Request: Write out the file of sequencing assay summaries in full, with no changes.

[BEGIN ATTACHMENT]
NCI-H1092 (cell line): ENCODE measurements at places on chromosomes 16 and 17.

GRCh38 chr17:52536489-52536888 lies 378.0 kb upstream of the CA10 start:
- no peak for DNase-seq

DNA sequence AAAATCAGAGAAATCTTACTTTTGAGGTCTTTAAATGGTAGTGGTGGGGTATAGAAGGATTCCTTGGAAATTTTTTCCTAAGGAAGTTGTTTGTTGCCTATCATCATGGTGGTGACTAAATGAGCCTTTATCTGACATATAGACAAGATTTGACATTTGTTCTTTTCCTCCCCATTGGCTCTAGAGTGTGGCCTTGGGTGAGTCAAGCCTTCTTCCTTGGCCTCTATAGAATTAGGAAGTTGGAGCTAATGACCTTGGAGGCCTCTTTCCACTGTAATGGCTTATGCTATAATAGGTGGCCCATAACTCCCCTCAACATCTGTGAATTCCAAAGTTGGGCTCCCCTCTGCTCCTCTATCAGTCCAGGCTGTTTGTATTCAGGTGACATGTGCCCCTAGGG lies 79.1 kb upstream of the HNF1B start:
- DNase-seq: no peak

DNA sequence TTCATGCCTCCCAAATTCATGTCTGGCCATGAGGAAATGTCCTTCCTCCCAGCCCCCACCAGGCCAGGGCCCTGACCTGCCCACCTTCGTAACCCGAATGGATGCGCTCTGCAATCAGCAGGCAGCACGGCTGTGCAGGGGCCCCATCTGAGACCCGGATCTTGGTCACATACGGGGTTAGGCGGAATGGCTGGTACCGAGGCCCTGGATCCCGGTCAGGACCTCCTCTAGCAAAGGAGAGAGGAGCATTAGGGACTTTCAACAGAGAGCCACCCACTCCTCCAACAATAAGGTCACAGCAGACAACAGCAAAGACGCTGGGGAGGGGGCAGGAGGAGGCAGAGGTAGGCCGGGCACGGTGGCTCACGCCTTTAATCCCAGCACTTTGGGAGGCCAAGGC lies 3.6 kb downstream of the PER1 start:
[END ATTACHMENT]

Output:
NCI-H1092 (cell line): ENCODE measurements at places on chromosomes 16 and 17.

GRCh38 chr17:52536489-52536888 lies 378.0 kb upstream of the CA10 start:
- no peak for DNase-seq

DNA sequence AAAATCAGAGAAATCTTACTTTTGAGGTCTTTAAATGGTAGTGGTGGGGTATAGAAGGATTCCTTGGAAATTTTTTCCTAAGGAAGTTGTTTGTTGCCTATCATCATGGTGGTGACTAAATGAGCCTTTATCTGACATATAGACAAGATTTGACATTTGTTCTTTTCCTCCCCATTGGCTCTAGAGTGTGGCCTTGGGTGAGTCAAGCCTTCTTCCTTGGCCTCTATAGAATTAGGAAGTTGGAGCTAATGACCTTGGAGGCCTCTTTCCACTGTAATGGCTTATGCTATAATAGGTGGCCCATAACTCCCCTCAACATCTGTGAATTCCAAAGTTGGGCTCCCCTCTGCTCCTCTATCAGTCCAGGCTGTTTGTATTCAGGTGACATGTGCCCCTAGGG lies 79.1 kb upstream of the HNF1B start:
- DNase-seq: no peak

DNA sequence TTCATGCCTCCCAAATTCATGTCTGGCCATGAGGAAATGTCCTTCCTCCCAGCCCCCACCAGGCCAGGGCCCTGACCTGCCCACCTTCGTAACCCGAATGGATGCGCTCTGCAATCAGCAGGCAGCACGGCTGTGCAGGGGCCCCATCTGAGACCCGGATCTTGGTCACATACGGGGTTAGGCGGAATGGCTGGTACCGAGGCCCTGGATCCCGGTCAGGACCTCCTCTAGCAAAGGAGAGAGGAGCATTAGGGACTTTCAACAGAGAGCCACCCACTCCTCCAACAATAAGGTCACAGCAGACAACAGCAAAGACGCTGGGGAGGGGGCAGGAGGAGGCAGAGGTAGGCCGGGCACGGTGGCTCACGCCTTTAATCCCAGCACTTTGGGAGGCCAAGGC lies 3.6 kb downstream of the PER1 start: